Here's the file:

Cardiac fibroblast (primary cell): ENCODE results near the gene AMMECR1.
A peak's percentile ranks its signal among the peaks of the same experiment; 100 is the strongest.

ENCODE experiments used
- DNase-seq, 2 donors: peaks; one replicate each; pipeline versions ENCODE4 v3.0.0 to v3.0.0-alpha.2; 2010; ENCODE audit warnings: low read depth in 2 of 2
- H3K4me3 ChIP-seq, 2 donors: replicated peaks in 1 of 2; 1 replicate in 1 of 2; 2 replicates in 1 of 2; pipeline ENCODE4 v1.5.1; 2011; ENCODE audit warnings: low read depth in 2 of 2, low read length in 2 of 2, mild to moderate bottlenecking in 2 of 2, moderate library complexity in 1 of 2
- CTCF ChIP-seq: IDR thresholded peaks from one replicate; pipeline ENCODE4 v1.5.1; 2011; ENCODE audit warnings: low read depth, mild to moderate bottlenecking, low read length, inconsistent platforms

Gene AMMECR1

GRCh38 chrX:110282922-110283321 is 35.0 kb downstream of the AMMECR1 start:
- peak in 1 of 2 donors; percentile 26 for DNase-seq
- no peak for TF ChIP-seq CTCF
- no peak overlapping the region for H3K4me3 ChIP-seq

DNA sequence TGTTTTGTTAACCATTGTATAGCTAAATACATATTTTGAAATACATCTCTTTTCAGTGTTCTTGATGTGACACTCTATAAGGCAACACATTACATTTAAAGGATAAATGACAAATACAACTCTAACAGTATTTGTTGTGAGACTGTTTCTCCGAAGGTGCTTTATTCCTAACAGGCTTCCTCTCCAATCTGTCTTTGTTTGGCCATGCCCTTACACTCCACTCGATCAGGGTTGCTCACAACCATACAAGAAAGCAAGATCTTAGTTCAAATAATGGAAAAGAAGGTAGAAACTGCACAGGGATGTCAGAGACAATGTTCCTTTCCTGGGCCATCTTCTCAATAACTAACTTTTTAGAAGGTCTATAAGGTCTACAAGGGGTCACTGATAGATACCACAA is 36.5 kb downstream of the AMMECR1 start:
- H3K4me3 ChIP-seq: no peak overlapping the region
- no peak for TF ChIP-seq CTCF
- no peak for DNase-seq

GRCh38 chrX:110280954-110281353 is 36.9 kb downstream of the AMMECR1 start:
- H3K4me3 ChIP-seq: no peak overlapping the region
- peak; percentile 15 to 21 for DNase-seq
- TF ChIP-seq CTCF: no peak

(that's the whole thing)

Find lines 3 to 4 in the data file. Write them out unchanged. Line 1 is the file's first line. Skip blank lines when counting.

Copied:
ENCODE experiments used
- DNase-seq, 2 donors: peaks; one replicate each; pipeline versions ENCODE4 v3.0.0 to v3.0.0-alpha.2; 2010; ENCODE audit warnings: low read depth in 2 of 2